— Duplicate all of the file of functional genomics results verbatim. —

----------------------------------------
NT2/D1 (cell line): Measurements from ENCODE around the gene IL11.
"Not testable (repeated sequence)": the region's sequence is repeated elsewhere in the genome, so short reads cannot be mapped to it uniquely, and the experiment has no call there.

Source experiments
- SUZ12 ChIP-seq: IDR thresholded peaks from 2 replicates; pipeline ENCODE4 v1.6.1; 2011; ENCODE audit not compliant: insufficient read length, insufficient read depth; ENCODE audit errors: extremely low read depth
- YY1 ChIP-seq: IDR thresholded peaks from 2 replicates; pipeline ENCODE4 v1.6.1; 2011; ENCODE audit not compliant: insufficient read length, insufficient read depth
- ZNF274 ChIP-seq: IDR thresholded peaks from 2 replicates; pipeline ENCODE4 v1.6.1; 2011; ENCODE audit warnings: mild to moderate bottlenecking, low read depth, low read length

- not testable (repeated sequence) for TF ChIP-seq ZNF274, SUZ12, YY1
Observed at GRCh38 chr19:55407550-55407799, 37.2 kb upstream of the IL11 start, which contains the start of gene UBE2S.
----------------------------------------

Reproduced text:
NT2/D1 (cell line): Measurements from ENCODE around the gene IL11.
"Not testable (repeated sequence)": the region's sequence is repeated elsewhere in the genome, so short reads cannot be mapped to it uniquely, and the experiment has no call there.

Source experiments
- SUZ12 ChIP-seq: IDR thresholded peaks from 2 replicates; pipeline ENCODE4 v1.6.1; 2011; ENCODE audit not compliant: insufficient read length, insufficient read depth; ENCODE audit errors: extremely low read depth
- YY1 ChIP-seq: IDR thresholded peaks from 2 replicates; pipeline ENCODE4 v1.6.1; 2011; ENCODE audit not compliant: insufficient read length, insufficient read depth
- ZNF274 ChIP-seq: IDR thresholded peaks from 2 replicates; pipeline ENCODE4 v1.6.1; 2011; ENCODE audit warnings: mild to moderate bottlenecking, low read depth, low read length

- not testable (repeated sequence) for TF ChIP-seq ZNF274, SUZ12, YY1
Observed at GRCh38 chr19:55407550-55407799, 37.2 kb upstream of the IL11 start, which contains the start of gene UBE2S.